I’m quite late to the topic, but I want to say something about the debacle that is Justice Nadon’s appointment to the Supreme Court. The government’s decision to appoint him is being attacked both legally and politically, and while the political criticism cannot undo it, the legal challenge could, in theory, and has already forced Justice Nadon to step aside from the Supreme Court’s work. Yet, ironically, the legal challenge is without merit. So are some of the political attacks ― but not others.
The line of criticism against Justice Nadon’s appointment that does have merit concerns his suitability for the job. As Jeffrey Simpson put it yesterday in the Globe and Mail, “the Supreme Court deserves better.” It is simply not clear what qualifies Justice Nadon for the Supreme Court ― it is certainly not his expertise in maritime law, which will go unused there. Actually, Justice Nadon’s most important asset in the eyes of the government which appointed him was probably his usual strong inclination to side with the government in disputes about its power. The best-known and most dramatic example of that was his dissent in Canada (Prime Minister) v. Khadr, 2009 FCA 246,  1 FCR 73, where he argued that not only had Canada not infringed Omar Khadr’s rights, but in fact that it did all it could for him ― in Justice Nadon’s view, it seems, interrogating a citizen who you know has been tortured is helping him. Presumably, the government expects Justice Nadon to take the same sensitivity with him to the Supreme Court, and help endorse its agenda, starting with the Senate reform plan the constitutionality of which the Court is due to consider next month. Appointing a judge in the expectation that he will be rubber-stamp rather than an independent thinker does, of course, deserve harsh criticism. If anything, there has not been enough of it in the last few weeks.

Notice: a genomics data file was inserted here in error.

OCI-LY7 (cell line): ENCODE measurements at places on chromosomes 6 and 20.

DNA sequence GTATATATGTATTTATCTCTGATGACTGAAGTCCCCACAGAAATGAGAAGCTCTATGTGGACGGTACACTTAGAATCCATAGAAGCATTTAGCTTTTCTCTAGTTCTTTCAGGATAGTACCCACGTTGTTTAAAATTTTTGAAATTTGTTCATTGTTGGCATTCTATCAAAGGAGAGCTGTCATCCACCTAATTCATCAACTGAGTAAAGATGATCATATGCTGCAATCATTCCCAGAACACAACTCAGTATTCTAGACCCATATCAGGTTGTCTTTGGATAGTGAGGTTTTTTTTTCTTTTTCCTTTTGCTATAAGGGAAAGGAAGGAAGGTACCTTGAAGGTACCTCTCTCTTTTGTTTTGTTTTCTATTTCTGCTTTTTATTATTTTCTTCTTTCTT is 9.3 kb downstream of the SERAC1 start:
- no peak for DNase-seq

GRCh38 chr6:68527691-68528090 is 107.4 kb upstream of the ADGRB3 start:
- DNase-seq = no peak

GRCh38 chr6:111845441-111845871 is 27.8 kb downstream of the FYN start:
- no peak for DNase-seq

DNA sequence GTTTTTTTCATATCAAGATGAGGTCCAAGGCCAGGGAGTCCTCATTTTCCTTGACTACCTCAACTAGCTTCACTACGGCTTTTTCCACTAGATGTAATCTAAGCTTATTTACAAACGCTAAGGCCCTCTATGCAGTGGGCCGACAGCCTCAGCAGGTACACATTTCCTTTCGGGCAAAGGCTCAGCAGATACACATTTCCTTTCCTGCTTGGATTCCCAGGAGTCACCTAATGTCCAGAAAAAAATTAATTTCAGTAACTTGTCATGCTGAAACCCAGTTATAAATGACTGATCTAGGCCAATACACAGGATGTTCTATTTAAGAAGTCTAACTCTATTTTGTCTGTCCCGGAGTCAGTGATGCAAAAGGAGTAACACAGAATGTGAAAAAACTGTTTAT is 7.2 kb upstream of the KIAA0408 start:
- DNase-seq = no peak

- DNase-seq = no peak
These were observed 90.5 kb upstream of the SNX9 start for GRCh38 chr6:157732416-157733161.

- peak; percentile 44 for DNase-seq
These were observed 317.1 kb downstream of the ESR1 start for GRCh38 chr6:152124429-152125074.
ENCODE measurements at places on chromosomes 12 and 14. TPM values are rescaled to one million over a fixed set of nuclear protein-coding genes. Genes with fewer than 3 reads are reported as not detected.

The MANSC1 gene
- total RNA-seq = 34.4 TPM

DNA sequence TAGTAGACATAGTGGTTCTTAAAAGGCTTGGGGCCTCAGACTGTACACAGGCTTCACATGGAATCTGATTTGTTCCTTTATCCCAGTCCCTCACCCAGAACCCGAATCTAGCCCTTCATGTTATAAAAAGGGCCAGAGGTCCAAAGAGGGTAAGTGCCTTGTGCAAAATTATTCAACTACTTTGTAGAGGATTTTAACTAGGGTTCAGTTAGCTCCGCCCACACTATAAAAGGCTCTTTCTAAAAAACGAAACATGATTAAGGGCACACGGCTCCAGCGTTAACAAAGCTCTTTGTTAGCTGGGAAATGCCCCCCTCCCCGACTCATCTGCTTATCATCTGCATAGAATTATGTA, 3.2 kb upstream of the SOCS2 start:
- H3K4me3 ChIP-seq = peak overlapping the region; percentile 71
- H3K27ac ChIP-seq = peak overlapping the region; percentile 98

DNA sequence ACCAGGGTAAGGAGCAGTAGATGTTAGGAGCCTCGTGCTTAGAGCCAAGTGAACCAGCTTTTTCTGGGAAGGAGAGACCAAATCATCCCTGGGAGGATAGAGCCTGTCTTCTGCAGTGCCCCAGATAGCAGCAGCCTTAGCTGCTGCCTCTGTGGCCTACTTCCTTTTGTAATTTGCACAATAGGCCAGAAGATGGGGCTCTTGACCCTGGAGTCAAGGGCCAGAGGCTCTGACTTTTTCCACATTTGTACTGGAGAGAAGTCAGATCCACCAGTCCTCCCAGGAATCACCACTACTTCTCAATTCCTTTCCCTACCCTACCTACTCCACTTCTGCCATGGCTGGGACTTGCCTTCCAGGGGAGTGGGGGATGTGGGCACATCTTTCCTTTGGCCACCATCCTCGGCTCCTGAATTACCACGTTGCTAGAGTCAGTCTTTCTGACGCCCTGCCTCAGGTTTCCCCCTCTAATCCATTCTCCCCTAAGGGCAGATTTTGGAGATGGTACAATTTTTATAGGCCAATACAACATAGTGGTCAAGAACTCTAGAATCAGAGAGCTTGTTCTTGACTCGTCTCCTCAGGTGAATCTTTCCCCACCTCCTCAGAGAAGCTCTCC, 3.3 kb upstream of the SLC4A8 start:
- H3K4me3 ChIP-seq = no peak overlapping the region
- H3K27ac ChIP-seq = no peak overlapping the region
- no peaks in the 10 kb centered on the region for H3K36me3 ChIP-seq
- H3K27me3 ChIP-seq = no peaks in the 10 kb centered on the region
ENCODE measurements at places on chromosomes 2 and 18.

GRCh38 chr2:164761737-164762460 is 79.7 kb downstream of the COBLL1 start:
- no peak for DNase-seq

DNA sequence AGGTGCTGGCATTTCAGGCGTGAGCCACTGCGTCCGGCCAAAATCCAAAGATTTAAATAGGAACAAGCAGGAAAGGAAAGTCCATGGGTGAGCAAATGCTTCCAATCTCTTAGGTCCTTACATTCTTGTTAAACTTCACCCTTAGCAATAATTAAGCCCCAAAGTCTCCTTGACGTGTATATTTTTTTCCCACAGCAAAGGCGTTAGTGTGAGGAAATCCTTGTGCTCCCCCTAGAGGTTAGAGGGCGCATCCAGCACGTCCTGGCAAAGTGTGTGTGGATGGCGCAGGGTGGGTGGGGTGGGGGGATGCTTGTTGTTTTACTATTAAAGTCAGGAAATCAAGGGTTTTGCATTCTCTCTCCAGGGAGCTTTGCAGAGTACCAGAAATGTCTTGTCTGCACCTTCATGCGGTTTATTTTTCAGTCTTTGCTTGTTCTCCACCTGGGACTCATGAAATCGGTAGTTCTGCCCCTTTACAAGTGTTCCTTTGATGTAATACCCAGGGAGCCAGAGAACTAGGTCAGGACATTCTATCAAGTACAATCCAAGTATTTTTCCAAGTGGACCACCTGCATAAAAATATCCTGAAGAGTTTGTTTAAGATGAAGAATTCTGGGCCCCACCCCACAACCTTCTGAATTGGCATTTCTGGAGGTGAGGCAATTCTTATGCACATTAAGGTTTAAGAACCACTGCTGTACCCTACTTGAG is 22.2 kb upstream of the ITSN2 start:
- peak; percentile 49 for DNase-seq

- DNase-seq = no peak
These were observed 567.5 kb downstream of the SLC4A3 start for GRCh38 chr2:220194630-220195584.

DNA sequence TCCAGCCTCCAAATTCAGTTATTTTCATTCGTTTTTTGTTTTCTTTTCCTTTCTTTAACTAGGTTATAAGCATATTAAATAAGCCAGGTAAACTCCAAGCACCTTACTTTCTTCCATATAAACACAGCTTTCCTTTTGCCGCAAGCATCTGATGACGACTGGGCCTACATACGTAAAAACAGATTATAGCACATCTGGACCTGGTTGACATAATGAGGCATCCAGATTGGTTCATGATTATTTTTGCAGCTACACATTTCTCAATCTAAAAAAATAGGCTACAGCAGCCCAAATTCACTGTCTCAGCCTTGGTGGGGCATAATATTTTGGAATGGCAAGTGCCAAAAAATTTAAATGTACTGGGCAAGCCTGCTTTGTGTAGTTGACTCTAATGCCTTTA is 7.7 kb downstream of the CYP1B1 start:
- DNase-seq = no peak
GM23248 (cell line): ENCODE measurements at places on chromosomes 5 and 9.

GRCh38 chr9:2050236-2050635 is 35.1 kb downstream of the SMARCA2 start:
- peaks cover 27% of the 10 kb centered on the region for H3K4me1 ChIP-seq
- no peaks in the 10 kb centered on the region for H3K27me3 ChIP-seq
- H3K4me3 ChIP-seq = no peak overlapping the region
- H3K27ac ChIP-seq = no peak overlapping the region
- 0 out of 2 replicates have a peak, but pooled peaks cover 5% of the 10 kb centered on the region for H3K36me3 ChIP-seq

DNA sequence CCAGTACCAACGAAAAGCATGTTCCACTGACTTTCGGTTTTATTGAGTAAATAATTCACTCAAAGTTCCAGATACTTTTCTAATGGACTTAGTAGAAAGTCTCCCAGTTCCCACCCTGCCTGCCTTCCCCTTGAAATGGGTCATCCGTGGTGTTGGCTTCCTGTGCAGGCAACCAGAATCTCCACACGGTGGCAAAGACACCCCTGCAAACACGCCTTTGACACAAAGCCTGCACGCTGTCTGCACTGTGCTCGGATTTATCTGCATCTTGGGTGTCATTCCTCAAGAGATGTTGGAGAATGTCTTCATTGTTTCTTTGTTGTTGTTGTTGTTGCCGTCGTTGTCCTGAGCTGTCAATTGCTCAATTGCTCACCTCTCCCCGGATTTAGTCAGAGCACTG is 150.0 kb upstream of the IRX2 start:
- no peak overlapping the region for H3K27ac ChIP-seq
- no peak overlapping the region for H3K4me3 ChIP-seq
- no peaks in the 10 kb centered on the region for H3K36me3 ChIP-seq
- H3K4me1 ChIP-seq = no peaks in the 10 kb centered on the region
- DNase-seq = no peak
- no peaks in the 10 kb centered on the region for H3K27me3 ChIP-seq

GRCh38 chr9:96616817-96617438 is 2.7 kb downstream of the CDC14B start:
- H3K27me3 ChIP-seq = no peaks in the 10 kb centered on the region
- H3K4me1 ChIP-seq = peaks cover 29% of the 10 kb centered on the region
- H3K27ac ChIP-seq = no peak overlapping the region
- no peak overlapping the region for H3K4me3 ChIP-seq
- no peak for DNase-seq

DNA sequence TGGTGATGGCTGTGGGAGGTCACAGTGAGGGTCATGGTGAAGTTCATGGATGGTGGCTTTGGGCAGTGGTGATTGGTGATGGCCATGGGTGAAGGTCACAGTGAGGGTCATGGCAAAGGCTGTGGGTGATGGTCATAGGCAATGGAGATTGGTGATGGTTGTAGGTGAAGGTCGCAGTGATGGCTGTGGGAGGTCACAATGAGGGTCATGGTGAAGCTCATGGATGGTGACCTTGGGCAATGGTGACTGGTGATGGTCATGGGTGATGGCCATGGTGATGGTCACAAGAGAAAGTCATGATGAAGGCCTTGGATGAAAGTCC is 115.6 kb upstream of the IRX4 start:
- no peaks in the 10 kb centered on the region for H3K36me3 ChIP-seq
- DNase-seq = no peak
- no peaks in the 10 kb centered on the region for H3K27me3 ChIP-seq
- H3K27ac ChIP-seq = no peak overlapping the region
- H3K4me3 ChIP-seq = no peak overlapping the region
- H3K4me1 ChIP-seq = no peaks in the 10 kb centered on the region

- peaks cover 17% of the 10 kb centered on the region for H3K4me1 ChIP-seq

What there has been too much of, however, is criticism of Justice Nadon’s ability to represent Québec. The most absurd claims, voiced by members of the provincial government, is that Justice Nadon does not deserve to be appointed to one of Québec’s seats at the Supreme Court because he lives on the Ontario side of the Ottawa river. La Presse’s André Pratte demolished this line of argument in a recent editorial, pointing out that
[i]f we follow [this] reasoning, a lawyer who practiced for 10 years in Rivière-du-Loup would be a more suitable representative for Québec than a brilliant jurist who, for example, spent a part of his career with the International Court of Justice. (Translation mine)